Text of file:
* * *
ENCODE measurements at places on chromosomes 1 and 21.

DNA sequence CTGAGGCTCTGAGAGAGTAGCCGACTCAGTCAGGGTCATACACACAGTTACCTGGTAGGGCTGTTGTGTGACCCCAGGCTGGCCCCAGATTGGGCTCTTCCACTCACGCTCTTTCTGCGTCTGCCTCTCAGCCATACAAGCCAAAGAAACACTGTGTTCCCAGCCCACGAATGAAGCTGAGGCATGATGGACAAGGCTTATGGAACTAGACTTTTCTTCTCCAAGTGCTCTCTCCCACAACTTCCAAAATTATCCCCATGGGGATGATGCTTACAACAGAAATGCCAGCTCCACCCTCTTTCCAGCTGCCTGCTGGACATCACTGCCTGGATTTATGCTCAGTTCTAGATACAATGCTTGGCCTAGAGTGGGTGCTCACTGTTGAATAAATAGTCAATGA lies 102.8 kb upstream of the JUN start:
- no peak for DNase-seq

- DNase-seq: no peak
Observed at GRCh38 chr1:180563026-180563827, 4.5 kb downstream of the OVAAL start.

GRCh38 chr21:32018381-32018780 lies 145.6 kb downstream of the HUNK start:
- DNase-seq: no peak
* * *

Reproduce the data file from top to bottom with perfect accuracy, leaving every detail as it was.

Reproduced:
ENCODE measurements at places on chromosomes 1 and 21.

DNA sequence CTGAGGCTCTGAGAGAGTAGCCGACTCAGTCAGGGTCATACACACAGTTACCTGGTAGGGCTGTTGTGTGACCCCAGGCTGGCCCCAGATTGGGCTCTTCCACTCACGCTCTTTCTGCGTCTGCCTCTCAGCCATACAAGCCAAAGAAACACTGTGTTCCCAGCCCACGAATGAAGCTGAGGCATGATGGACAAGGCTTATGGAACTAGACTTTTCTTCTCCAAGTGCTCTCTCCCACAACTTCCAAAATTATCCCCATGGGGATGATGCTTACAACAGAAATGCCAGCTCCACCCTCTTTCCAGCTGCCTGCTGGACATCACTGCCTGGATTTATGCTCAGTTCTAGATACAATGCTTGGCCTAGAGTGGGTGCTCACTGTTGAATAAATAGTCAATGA lies 102.8 kb upstream of the JUN start:
- no peak for DNase-seq

- DNase-seq: no peak
Observed at GRCh38 chr1:180563026-180563827, 4.5 kb downstream of the OVAAL start.

GRCh38 chr21:32018381-32018780 lies 145.6 kb downstream of the HUNK start:
- DNase-seq: no peak